GOV. ARNOLD SCHWARZENEGGER: Well, I hope that both of the parties come more to the center. And it is not their fault, may I remind you. It is not the Republicans' fault; it's not the Democrats' fault.

Our redistricting is horrible. It's a fixed system. It's not competitive. And this is why we're working very hard in California to redo it, to have redistricting done by the people that are independent of the legislature, rather than the legislatures doing it, because the way it is right now -- I mean, look at this. In the last two election cycles in California, it was almost like 500 seats that were up for grabs, only four or so changed seats. I mean, there was a bigger turnover in the Hapsburg monarchy than there was here with that system, so, I mean, it's crazy.

JUDY WOODRUFF: But do you feel at home in this Republican Party, when you hear the leaders of your party taking the positions they take?

GOV. ARNOLD SCHWARZENEGGER: Well, yeah. The Democrats take positions I disagree with; the Republicans make decisions that I disagree with. I feel very comfortable in the Republican tent. It's a big tent. It goes all the way from the right, all the way crossing the center line. And that's exactly where I want to be.

The more we cross over to the center line, the more we can go and open up and solve bigger problems. I am all for working with everyone together, and we have been very, very successful in California by bringing both of the parties together.

JUDY WOODRUFF: Governor, I subscribe to all the news bulletins that come out of your office. I get the e-mails every day. And it seems to me that several times a day I see a statement on the death of a California soldier or Marine in Iraq. What are you thinking right now about the war?

GOV. ARNOLD SCHWARZENEGGER: I think, no matter what war it is, I always hate to see anyone die or anyone getting injured. I mean, it is really sad, especially when you visit those hospitals. I go to the Walter Reed and to the Bethesda Hospital and visit hospitals here in California, up and down the state, to visit our men and women, and to see those injuries, and to then walk out and think about their lives that they're going to lead from then on, the impact it has on their families and all this. When you lose someone, it's horrible.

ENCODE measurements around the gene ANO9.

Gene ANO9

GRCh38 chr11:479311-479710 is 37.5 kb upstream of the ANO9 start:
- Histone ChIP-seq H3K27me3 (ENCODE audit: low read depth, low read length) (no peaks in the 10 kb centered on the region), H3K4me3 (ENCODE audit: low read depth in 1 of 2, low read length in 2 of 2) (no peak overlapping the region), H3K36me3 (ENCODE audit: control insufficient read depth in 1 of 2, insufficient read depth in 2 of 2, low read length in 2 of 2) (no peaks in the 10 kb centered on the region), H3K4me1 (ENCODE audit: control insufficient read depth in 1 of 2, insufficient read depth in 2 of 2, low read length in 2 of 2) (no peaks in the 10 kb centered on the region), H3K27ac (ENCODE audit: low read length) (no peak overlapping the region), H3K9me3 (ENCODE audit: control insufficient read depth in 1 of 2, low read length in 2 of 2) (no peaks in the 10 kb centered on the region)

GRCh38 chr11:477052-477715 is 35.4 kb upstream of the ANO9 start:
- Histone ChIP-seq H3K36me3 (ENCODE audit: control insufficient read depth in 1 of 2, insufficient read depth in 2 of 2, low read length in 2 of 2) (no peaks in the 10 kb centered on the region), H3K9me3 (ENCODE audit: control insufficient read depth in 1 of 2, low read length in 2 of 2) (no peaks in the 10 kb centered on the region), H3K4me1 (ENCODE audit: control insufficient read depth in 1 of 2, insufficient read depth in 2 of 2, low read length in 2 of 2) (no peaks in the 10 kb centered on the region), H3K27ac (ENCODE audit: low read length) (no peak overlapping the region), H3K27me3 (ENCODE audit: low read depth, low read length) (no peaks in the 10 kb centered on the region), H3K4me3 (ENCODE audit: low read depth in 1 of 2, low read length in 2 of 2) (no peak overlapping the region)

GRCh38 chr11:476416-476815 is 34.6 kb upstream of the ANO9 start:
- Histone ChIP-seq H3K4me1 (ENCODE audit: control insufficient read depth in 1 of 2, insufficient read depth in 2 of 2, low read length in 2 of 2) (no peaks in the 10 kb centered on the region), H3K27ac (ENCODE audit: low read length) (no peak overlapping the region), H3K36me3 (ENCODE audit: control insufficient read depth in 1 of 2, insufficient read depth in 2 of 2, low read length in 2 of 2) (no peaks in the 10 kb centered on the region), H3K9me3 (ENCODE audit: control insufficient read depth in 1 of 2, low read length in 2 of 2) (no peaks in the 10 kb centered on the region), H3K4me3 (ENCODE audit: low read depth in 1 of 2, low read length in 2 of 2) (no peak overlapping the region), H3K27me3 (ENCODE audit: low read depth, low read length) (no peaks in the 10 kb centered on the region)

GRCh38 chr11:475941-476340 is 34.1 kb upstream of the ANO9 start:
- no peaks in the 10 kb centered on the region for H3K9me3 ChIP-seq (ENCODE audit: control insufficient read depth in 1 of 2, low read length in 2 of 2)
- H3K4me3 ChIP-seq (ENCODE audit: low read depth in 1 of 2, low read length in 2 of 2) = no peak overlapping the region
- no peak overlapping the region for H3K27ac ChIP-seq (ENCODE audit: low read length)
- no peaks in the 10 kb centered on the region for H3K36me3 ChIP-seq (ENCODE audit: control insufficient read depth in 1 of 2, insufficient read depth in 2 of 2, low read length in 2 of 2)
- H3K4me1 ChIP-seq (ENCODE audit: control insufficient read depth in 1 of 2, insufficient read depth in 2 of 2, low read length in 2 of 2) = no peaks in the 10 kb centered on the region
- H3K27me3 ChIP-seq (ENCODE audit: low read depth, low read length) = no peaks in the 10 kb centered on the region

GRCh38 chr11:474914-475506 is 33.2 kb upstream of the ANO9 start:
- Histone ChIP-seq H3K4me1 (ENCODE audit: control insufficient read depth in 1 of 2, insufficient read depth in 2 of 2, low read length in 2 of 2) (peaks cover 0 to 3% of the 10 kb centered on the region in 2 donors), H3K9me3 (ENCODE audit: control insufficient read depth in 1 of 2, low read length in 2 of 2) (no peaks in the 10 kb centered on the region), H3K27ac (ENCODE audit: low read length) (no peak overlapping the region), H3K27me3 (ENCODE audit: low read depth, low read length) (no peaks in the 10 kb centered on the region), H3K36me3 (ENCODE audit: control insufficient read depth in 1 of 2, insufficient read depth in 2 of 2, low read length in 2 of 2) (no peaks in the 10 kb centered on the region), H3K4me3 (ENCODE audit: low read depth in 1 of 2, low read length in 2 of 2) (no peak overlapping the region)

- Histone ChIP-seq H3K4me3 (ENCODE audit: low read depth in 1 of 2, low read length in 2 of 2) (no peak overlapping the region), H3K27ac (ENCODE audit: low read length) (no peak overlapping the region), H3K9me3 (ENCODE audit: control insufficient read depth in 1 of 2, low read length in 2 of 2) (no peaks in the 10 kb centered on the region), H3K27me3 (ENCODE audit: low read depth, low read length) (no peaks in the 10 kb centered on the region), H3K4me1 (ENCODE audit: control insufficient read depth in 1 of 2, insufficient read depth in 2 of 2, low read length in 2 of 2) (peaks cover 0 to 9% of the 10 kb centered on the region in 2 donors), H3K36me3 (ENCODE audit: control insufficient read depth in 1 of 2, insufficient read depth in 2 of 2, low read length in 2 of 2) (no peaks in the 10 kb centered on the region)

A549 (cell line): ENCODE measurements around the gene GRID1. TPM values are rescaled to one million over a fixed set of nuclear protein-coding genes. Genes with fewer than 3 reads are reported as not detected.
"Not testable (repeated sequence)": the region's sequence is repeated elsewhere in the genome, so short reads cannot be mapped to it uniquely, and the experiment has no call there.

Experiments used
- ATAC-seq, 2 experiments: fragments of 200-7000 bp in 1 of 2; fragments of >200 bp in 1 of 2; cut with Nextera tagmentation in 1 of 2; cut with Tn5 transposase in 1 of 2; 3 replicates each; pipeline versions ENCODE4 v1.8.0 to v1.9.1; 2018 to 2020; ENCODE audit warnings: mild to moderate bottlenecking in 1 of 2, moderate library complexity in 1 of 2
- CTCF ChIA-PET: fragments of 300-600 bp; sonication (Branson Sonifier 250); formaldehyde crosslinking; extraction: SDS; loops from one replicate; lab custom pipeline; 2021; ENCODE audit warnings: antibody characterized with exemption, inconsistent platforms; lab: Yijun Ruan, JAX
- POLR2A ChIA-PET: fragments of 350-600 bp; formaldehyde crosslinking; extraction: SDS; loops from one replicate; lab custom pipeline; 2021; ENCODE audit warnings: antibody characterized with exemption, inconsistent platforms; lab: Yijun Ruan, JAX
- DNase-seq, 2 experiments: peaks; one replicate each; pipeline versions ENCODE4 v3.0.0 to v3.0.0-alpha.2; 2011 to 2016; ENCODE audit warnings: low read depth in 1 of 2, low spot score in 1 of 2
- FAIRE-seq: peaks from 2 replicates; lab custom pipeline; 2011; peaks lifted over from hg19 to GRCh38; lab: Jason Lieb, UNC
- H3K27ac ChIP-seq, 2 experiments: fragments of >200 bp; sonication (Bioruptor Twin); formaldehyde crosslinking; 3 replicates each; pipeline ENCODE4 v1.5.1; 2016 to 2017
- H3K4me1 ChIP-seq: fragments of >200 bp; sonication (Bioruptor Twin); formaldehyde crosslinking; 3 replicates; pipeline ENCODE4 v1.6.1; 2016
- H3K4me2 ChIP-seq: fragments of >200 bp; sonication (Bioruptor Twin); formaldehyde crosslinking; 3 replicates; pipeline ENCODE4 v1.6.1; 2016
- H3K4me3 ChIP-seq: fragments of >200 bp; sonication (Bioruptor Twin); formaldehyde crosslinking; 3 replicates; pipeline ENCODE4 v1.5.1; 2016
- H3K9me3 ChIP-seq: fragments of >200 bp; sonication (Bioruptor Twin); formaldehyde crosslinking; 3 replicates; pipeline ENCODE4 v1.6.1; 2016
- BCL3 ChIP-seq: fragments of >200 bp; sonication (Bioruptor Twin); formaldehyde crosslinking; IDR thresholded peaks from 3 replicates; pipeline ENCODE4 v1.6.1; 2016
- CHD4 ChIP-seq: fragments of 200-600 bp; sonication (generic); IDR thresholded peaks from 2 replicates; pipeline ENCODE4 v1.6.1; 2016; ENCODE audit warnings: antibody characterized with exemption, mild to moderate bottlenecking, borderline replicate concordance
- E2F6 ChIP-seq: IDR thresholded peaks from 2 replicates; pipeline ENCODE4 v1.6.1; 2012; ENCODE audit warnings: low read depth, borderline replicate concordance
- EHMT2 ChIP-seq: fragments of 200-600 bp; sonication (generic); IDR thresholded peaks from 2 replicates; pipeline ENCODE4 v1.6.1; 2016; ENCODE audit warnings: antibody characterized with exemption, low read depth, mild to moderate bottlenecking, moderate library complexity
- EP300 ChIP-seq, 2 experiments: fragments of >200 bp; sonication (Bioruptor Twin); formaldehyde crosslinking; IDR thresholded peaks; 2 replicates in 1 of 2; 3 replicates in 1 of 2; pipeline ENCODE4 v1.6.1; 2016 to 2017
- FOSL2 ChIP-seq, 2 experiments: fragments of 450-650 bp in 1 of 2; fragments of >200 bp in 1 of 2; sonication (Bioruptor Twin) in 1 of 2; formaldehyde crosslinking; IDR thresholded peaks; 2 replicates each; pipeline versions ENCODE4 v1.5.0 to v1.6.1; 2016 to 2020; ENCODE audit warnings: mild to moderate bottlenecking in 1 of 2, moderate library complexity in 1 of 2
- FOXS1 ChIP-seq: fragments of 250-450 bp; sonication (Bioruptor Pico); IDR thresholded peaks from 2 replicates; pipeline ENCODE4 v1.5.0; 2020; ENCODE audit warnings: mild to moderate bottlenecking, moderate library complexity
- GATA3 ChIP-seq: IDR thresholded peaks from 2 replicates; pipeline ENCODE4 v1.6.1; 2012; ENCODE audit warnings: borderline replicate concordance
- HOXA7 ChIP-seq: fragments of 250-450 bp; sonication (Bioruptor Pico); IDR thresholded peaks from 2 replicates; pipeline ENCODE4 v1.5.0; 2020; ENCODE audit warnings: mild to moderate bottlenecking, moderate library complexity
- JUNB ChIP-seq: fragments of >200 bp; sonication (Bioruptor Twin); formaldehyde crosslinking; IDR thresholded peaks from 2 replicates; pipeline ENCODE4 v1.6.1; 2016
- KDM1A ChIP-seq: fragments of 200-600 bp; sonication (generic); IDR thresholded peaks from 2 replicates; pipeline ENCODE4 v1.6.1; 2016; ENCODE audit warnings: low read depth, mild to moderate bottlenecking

But that does not mean that one's opinion of why we are in a war should change, because we know we are fighting terrorism. We know that we don't want to have terrorism come over here and follow us over here. I think that this is a very, very good cause, and this is why I was for the idea of giving it all this year, going all out, and then have a deadline and a certain time, a timeline that when we should bring our troops back.

We should not make it an open-ended situation, but I think that we have to bring this to an end. We owe this to the American people, because then we can go and use this money, finally, for things that we need in this country, because we need to rebuild this country.

We need to redo our education system, our infrastructure. There are so many things, health care, there are so many issues that we need to address. Right now, a lot of this money is going outside the country.

JUDY WOODRUFF: Governor Schwarzenegger, thank you very much. We appreciate it.

GOV. ARNOLD SCHWARZENEGGER: Thank you.